His guard was hurrying him on, but now Dean hardly saw the scenes of feverish activity through which they passed. Another thought had come to him.

That shaft, the hole which he himself had drilled what damage had it done? It was he who had broken down the barriers. His drill had told these beasts that there was other life above. It had guided them. They had realized that they were near to some other place where men worked and drove tunnels through the rocks. They had followed up these forgotten passages that led to the old craters, had ascended inside the volcano, made their way through the top and emerged into another world a clean and sunlit world.

Now Rawson’s eyes found with new understanding the activity about him.

The mining operations had been left behind. Here were branching passages, great cavelike rooms a world within a world, in all truth. Throughout it, demoniac figures were hurrying, driving thousands of giant yellow slaves where the light shone sparkling from innumerable heaps of metal weapons flame-throwers and others, the nature of which Rawson could not determine. And everywhere was the shouting and hurry as of a nation in the throes of war.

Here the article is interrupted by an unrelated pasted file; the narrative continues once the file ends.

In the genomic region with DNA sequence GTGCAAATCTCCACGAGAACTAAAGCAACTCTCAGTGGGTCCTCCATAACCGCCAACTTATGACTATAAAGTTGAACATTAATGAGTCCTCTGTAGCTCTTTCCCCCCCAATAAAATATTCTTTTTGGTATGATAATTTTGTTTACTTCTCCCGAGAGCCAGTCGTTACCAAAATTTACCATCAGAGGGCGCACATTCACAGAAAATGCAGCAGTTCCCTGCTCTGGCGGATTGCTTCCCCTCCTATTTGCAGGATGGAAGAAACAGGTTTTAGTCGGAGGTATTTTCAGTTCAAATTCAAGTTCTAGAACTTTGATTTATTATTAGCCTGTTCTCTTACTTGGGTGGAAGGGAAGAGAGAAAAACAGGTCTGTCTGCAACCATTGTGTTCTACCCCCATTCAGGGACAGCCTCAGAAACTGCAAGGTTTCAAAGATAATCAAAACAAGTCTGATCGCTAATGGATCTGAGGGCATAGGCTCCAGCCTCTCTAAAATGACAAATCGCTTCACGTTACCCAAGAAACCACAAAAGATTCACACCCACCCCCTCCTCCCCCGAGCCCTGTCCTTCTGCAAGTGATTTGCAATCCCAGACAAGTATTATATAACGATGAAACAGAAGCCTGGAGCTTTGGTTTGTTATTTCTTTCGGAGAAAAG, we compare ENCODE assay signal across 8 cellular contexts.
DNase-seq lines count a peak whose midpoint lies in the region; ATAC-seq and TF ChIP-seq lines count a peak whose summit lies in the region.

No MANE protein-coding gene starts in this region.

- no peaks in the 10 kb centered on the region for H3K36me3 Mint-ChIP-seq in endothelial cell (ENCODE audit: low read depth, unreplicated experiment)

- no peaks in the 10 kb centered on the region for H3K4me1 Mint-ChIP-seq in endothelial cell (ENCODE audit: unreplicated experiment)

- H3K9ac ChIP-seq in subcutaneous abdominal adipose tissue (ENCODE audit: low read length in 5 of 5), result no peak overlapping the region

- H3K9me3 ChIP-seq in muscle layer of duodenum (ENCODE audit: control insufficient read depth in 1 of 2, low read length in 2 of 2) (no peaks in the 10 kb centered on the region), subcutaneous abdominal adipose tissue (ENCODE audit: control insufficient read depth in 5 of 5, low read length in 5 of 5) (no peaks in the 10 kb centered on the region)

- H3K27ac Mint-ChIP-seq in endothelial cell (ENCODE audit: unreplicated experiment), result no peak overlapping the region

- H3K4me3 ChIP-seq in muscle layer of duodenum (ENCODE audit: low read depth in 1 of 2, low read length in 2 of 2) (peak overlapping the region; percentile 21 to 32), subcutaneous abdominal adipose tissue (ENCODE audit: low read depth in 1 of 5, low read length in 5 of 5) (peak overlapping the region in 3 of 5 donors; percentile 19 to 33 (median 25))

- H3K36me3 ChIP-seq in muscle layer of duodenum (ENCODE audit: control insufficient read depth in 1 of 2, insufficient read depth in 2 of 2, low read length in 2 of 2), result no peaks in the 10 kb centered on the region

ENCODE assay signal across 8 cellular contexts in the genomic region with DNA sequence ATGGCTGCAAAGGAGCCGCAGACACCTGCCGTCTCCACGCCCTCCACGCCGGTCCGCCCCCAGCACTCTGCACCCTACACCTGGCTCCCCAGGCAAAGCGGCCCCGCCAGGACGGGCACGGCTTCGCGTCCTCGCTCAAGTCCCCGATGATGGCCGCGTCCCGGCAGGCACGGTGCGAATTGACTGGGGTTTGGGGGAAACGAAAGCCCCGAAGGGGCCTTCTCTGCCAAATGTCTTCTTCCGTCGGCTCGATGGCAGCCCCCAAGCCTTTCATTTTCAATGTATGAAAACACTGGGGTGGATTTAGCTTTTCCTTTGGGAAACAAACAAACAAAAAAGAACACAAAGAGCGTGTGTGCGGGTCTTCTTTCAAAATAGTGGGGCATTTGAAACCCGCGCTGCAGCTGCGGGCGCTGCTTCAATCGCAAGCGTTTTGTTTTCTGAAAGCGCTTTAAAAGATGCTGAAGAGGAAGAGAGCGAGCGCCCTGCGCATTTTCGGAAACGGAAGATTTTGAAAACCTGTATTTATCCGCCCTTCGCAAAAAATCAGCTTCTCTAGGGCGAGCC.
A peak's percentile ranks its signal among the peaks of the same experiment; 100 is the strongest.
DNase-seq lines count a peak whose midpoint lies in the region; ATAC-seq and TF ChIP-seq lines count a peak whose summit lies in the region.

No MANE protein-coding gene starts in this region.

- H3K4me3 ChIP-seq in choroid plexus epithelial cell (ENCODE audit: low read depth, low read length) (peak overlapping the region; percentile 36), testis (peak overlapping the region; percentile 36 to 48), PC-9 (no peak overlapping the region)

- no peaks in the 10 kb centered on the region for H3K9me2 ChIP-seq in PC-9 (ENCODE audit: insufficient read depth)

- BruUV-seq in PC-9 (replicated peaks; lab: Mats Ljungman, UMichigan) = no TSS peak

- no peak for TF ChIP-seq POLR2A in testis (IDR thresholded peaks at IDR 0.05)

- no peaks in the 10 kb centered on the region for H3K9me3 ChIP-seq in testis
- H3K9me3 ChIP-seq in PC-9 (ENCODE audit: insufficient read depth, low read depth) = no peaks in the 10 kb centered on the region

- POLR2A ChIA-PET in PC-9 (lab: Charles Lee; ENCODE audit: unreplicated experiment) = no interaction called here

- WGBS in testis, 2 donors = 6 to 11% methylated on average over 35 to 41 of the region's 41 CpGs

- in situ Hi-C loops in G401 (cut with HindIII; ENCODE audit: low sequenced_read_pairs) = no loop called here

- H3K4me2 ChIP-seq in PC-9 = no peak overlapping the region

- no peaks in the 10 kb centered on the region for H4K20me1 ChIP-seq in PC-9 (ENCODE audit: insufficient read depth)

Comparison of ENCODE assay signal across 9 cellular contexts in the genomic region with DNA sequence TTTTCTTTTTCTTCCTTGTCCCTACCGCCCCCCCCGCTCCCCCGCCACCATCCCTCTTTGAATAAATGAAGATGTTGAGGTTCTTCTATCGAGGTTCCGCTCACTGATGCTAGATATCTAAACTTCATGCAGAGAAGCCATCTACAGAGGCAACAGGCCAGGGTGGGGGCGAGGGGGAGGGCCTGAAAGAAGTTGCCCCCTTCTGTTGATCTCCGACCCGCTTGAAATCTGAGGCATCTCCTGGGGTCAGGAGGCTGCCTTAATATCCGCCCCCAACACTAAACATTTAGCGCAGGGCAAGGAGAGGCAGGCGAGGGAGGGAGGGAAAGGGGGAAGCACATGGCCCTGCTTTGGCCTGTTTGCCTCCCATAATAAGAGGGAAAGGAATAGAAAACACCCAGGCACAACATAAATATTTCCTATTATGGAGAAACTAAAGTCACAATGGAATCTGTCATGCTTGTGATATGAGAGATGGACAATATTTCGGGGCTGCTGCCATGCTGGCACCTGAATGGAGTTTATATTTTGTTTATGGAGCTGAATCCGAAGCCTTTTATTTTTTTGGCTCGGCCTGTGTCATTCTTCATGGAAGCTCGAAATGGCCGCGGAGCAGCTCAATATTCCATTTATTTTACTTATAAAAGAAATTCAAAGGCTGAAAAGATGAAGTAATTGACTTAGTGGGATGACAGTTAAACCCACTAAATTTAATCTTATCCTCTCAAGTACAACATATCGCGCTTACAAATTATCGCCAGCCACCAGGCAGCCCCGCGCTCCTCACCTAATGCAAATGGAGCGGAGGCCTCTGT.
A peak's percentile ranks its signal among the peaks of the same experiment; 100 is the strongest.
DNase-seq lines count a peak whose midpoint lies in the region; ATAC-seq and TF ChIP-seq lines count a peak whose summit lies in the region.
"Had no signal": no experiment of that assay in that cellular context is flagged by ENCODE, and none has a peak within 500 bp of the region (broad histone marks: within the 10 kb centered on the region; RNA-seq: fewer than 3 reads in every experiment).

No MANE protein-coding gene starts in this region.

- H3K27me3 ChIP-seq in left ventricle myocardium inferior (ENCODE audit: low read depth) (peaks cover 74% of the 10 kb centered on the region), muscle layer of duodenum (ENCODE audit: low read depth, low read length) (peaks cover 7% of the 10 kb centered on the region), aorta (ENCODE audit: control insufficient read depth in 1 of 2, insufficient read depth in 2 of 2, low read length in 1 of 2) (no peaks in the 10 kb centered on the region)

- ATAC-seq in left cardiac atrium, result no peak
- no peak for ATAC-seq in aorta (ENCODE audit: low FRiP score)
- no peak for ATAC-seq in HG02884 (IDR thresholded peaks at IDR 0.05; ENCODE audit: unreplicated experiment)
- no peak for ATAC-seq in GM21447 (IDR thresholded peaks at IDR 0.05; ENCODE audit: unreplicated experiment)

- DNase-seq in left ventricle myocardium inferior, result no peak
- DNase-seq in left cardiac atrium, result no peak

His speculations ended abruptly. They were approaching a room, a vast open place. High on the farther wall was a recess in the rock in which tongues of flame licked hungrily upward. The heat of the fires struck down in a ceaseless hot blast. Close to the fires, unmindful of the heat, a barbaric figure assumed grotesque and horrible postures, while its voice rose in echoing shrillness.

Below were crowding red ones who prostrated themselves on the rocky floor.

“Fire worshipers!” The explanatory thought flashed through Dean Rawson’s mind. “Here was one of their holy places, a place of sacrifice, perhaps, and he was being taken there, helpless, a captive!”